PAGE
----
Gut bacteria may explain why more young people are getting colon cancer and how to prevent it

  • A new study looked at the gut microbiomes of people who got colon cancer in youth versus those who got the disease later in life.
  • Some strains of bacteria are more present in the intestines of young colon cancer patients than in older ones.
  • Colon cancer in people under the age of 55 has increased in the last two decades.

He gut microbiomeor the colony of bacteria that live inside our colon, could be an important clue in helping to determine whether a young person will develop colon cancer, a new study suggests.

Scientists have known certain bacteria it can alter the lining of the colon, which can lead to the formation of tumors and the development of cancer. Building on this, the Georgetown University researchers set out to find which strains of bacteria are most present in the intestines of young people who develop colon cancer.

The Georgetown researchers looked at the bacteria in the tumors of 36 people younger than 45 with colon cancer versus 27 people older than 65 with the disease.

They detected 917 unique species of bacteria and fungi in the tumors; various bacteria, including cladosporium, were more present in the intestines of younger colon cancer patients, while others, such as moraxella osloensiswere more present in older patients.

“We have trillions of bacteria residing in our bodies, including in our gut, some of which are implicated in the development of colorectal cancer, so we believe that the microbiome may be an important factor in the development of the disease,” he said. Benjamin Adam Weinberg, associate professor of medicine at Georgetown and lead author of the study, said in a release.

weinberg said Axios His team’s findings indicate that the composition of the gut microbiome could determine how soon a person will develop colon cancer, but it’s too early to say for sure. And since diet and environmental factors affect the composition of the microbiome, better understanding what it looks like in colon cancer patients may help determine which foods to avoid for prevention.

Weinberg and other researchers will present their findings at the 2023 American Society of Clinical Oncology annual meeting in Chicago in June.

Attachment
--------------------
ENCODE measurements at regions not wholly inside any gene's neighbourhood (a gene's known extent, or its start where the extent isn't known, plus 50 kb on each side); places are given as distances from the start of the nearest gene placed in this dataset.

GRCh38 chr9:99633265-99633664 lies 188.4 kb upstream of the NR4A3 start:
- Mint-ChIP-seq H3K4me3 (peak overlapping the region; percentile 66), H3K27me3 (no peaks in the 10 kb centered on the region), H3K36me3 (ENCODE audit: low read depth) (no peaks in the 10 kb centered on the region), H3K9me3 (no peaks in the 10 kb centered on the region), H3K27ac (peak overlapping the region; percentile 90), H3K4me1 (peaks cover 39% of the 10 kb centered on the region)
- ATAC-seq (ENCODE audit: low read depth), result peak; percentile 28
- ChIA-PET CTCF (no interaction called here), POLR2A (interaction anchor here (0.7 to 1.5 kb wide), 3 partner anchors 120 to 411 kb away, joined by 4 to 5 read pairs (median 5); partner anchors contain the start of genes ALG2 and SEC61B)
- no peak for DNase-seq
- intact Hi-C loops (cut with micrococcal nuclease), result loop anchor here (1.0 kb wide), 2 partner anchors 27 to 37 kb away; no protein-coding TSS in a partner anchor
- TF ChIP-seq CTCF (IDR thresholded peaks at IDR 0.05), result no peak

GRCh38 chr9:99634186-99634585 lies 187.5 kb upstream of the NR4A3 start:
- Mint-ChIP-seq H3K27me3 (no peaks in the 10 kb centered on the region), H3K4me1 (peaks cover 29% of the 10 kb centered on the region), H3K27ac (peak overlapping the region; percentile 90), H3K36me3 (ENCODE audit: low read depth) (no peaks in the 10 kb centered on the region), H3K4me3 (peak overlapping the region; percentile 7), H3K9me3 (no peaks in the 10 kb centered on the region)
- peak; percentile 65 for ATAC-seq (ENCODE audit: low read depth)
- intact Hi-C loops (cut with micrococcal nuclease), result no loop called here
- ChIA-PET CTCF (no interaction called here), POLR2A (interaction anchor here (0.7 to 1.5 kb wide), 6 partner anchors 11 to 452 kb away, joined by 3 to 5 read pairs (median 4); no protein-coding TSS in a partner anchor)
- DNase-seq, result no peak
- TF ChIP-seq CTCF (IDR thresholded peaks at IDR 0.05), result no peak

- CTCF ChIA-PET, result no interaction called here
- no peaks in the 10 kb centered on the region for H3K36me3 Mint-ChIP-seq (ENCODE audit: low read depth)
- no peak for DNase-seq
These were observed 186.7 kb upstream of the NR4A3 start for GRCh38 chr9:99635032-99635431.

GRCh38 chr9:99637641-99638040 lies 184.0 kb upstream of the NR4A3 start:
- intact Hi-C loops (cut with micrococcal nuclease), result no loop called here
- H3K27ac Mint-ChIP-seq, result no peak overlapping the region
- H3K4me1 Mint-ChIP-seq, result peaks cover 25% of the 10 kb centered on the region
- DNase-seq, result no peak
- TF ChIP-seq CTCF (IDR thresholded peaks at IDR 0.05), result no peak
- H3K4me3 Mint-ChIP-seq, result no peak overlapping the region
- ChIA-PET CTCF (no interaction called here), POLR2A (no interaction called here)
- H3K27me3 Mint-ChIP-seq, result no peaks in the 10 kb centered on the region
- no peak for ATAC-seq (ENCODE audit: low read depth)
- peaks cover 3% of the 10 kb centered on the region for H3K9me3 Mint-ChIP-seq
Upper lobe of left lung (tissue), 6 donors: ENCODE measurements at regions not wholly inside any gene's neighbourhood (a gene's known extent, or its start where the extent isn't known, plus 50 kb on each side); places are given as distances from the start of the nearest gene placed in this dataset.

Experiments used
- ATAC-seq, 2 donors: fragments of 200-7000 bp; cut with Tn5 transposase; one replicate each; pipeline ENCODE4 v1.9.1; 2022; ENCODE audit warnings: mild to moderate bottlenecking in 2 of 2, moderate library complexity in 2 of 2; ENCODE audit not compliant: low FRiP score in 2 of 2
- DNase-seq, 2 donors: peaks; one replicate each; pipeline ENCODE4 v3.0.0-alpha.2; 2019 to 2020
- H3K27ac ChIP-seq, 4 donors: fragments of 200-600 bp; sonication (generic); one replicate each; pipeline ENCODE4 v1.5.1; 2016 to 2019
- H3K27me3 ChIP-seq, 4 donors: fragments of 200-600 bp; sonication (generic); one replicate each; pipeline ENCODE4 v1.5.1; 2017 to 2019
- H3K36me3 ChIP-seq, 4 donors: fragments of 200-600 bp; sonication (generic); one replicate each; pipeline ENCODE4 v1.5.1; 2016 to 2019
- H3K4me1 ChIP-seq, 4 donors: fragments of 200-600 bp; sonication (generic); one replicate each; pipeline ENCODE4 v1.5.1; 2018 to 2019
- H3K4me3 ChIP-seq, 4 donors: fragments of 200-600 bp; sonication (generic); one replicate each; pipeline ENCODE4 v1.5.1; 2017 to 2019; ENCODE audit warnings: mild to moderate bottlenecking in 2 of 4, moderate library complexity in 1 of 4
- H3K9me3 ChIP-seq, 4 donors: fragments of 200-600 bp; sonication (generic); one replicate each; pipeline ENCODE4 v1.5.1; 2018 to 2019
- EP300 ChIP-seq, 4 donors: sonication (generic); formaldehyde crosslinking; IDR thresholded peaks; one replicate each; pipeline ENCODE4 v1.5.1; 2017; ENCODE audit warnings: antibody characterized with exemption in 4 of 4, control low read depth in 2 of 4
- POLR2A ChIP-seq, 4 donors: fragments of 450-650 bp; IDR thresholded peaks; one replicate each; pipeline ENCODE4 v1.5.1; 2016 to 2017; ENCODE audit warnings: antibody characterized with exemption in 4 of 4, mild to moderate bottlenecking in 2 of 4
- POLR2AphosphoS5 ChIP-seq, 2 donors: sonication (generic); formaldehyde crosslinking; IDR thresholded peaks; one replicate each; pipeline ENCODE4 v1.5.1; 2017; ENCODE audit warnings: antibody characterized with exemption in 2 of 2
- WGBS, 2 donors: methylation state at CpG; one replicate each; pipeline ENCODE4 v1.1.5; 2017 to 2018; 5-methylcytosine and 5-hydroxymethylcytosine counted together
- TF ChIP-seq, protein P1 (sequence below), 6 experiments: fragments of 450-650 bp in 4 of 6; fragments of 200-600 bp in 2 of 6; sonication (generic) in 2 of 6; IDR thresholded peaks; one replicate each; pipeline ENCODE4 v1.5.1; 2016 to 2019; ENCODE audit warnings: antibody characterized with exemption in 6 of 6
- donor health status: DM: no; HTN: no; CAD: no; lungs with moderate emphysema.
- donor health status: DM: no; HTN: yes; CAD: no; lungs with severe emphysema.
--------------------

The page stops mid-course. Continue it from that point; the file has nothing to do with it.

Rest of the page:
People are diagnosed with colon cancer at younger ages

More and more young people are diagnosed with and die from colon cancer. He colorectal cancer rate in people under the age of 55 doubled between 1995 and 2019, from 11% to 20%, according to the American Cancer Society. During the same time, the overall incidence of colon cancer decreased in the US.

Scientists predict that the disease will be the leading cause of cancer death among people under 50 years of age by 2030.

Colon cancer has a high survival rate when caught early, but young people are often not diagnosed until disease has reached an advanced stage: More than half of people under the age of 50 are diagnosed at stage three or four, compared to only 40% of people over the age of 50 diagnosed at those later stages.

They are suspicious, but researchers aren’t sure why more young people are getting colon cancer. diets rich in meat – like the popular ones carnivorous and keto diets: Might increase the risk of colon cancer, according to the National Institutes of Health. Rising rates of obesity among young people it could also influence the trend.

Doctors call for increased screening for colon cancer, particularly for people with a family history or risk factors. Scientists recently identified four different symptoms — abdominal pain, rectal bleeding, diarrhea, and iron deficiency — are more likely to be experienced by young people with colon cancer.

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